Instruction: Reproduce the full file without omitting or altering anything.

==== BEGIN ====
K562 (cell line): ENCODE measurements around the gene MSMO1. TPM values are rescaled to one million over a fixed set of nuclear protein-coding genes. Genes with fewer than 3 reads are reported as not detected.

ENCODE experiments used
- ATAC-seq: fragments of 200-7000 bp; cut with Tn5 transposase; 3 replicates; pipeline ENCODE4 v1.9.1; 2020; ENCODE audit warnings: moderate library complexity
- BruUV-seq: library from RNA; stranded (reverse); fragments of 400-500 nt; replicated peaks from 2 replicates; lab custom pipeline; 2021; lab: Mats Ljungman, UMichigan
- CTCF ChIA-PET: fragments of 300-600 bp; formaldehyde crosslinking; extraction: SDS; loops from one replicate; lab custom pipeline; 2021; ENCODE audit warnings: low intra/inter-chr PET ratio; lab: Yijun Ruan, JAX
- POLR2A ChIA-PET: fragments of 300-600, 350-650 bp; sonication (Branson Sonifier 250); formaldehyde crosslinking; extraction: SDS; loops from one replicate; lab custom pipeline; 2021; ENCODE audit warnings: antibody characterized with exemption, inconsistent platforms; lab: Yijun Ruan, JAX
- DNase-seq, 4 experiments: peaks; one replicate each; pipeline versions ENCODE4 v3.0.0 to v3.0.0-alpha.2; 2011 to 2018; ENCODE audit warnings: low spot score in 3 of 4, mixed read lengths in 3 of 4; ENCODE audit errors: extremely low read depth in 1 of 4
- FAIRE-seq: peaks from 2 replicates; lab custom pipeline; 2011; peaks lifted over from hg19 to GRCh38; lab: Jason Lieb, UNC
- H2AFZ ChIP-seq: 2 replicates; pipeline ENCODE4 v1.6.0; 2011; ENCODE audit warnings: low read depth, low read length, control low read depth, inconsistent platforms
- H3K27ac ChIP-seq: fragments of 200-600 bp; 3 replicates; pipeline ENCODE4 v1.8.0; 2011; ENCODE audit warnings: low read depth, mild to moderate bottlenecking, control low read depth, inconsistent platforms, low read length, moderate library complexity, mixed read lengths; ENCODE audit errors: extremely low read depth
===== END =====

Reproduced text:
K562 (cell line): ENCODE measurements around the gene MSMO1. TPM values are rescaled to one million over a fixed set of nuclear protein-coding genes. Genes with fewer than 3 reads are reported as not detected.

ENCODE experiments used
- ATAC-seq: fragments of 200-7000 bp; cut with Tn5 transposase; 3 replicates; pipeline ENCODE4 v1.9.1; 2020; ENCODE audit warnings: moderate library complexity
- BruUV-seq: library from RNA; stranded (reverse); fragments of 400-500 nt; replicated peaks from 2 replicates; lab custom pipeline; 2021; lab: Mats Ljungman, UMichigan
- CTCF ChIA-PET: fragments of 300-600 bp; formaldehyde crosslinking; extraction: SDS; loops from one replicate; lab custom pipeline; 2021; ENCODE audit warnings: low intra/inter-chr PET ratio; lab: Yijun Ruan, JAX
- POLR2A ChIA-PET: fragments of 300-600, 350-650 bp; sonication (Branson Sonifier 250); formaldehyde crosslinking; extraction: SDS; loops from one replicate; lab custom pipeline; 2021; ENCODE audit warnings: antibody characterized with exemption, inconsistent platforms; lab: Yijun Ruan, JAX
- DNase-seq, 4 experiments: peaks; one replicate each; pipeline versions ENCODE4 v3.0.0 to v3.0.0-alpha.2; 2011 to 2018; ENCODE audit warnings: low spot score in 3 of 4, mixed read lengths in 3 of 4; ENCODE audit errors: extremely low read depth in 1 of 4
- FAIRE-seq: peaks from 2 replicates; lab custom pipeline; 2011; peaks lifted over from hg19 to GRCh38; lab: Jason Lieb, UNC
- H2AFZ ChIP-seq: 2 replicates; pipeline ENCODE4 v1.6.0; 2011; ENCODE audit warnings: low read depth, low read length, control low read depth, inconsistent platforms
- H3K27ac ChIP-seq: fragments of 200-600 bp; 3 replicates; pipeline ENCODE4 v1.8.0; 2011; ENCODE audit warnings: low read depth, mild to moderate bottlenecking, control low read depth, inconsistent platforms, low read length, moderate library complexity, mixed read lengths; ENCODE audit errors: extremely low read depth